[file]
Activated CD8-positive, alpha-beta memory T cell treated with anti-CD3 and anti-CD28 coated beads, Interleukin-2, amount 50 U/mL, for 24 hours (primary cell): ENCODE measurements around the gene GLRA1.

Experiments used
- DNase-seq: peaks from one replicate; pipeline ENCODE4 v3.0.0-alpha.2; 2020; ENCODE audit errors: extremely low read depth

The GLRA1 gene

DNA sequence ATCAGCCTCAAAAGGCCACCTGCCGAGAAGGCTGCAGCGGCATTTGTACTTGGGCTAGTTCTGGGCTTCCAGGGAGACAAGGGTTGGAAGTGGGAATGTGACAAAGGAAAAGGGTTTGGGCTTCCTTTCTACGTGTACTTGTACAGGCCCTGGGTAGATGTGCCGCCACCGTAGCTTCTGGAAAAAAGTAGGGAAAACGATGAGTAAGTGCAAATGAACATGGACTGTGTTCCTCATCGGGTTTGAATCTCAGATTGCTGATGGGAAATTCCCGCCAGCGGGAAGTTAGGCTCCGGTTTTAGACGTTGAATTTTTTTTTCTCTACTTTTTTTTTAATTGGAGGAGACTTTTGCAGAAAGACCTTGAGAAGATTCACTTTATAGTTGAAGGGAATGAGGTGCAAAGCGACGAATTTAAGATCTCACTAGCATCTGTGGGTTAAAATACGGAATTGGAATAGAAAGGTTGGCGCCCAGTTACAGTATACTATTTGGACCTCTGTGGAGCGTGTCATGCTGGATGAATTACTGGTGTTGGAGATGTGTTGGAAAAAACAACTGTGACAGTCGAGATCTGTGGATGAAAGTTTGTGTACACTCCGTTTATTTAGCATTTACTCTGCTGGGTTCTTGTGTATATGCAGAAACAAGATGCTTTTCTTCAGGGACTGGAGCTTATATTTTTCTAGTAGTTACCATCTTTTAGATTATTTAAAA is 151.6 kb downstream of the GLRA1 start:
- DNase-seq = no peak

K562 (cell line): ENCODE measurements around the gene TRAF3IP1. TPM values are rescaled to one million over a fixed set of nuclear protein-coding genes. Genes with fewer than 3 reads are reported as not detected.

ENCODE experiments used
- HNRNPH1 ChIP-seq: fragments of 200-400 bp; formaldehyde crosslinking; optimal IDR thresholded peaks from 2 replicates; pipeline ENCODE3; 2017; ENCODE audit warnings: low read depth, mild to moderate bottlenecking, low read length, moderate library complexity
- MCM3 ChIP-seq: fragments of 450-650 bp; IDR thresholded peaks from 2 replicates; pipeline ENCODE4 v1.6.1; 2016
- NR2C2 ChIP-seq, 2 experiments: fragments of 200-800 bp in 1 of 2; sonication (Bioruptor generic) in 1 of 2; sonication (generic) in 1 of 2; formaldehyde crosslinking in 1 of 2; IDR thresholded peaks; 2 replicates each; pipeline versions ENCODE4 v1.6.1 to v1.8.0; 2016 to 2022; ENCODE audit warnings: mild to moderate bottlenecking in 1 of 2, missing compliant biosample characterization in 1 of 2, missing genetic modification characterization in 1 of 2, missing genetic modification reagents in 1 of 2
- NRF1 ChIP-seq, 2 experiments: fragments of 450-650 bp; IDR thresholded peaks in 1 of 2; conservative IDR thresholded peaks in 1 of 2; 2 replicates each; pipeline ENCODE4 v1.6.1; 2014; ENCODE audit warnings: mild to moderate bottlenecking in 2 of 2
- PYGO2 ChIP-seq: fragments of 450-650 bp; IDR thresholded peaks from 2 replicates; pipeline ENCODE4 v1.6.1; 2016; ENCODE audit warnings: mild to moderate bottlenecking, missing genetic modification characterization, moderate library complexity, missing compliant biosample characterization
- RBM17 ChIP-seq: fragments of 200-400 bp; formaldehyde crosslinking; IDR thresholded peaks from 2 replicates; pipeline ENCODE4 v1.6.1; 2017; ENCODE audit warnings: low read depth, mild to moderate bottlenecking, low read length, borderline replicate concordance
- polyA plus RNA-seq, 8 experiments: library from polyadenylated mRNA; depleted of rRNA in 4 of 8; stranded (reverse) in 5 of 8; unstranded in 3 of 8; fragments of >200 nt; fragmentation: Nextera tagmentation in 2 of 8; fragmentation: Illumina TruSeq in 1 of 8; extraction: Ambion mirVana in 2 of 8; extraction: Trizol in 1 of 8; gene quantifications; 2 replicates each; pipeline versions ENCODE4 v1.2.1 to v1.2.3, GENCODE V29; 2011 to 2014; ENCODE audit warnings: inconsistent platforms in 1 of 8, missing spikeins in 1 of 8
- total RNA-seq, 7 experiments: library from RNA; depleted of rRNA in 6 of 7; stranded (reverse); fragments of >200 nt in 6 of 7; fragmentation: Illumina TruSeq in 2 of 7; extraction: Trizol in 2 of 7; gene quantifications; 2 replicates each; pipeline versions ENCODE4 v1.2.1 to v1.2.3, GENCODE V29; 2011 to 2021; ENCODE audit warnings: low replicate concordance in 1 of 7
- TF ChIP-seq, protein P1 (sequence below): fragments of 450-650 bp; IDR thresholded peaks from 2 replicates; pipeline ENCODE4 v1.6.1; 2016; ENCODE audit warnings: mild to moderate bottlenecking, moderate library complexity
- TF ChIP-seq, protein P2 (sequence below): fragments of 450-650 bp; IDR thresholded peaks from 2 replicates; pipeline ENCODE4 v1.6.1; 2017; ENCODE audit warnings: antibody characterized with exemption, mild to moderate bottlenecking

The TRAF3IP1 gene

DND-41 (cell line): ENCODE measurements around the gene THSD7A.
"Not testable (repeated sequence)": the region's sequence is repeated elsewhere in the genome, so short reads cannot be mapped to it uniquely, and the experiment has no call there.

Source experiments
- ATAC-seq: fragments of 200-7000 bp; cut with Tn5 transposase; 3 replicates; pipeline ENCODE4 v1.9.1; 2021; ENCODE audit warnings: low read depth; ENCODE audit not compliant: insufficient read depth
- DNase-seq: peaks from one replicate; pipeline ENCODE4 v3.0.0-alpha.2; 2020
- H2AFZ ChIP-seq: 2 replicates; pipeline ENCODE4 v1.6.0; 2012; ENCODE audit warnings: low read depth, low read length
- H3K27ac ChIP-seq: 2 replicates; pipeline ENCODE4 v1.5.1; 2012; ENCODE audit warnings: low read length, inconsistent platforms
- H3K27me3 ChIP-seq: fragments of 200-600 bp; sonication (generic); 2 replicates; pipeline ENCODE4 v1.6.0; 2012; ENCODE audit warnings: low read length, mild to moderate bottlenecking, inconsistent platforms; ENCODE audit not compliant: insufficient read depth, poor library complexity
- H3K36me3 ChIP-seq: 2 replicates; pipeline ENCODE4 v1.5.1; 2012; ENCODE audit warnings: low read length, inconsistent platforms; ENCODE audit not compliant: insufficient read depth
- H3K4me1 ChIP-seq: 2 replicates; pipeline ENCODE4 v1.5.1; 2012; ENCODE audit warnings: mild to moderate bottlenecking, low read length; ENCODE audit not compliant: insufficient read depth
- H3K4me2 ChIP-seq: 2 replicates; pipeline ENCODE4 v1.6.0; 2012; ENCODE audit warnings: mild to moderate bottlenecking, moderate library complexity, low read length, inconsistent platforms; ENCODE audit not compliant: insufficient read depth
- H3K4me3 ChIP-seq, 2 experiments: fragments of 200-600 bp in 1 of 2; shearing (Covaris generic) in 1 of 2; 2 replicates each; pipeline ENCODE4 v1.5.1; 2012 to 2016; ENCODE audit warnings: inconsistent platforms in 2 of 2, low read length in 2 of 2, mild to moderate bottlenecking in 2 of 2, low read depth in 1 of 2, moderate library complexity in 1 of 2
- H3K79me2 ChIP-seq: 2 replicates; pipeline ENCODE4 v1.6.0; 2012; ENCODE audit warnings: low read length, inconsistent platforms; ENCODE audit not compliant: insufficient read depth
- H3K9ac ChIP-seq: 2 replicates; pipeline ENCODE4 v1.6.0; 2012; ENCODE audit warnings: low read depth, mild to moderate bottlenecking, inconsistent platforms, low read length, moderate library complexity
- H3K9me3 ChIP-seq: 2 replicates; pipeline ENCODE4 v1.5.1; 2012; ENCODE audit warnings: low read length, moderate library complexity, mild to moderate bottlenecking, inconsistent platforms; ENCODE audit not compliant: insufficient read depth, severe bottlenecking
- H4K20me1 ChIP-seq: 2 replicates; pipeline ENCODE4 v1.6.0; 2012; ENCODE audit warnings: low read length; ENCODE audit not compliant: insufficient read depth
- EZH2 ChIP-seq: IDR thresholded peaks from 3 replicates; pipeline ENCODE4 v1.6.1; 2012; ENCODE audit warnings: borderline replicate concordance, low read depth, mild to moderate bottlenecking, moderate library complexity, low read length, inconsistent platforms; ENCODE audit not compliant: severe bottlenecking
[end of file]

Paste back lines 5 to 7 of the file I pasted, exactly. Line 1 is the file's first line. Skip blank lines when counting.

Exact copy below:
DNA sequence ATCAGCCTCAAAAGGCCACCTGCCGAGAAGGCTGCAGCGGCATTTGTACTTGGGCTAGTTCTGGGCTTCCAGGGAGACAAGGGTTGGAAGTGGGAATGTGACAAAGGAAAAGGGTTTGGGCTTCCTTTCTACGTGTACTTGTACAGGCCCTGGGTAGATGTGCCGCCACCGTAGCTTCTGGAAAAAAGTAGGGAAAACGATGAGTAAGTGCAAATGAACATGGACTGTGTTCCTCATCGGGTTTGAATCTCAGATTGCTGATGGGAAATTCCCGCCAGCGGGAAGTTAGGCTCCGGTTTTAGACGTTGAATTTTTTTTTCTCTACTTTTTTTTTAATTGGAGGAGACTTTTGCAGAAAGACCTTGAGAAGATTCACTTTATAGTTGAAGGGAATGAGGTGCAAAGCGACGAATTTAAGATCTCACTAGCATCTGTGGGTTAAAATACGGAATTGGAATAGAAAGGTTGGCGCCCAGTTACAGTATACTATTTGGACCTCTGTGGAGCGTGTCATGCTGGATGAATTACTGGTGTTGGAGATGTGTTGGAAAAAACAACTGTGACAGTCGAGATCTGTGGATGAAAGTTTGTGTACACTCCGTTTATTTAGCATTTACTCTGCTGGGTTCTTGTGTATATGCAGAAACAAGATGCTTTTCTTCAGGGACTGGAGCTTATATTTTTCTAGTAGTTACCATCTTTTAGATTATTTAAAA is 151.6 kb downstream of the GLRA1 start:
- DNase-seq = no peak

K562 (cell line): ENCODE measurements around the gene TRAF3IP1. TPM values are rescaled to one million over a fixed set of nuclear protein-coding genes. Genes with fewer than 3 reads are reported as not detected.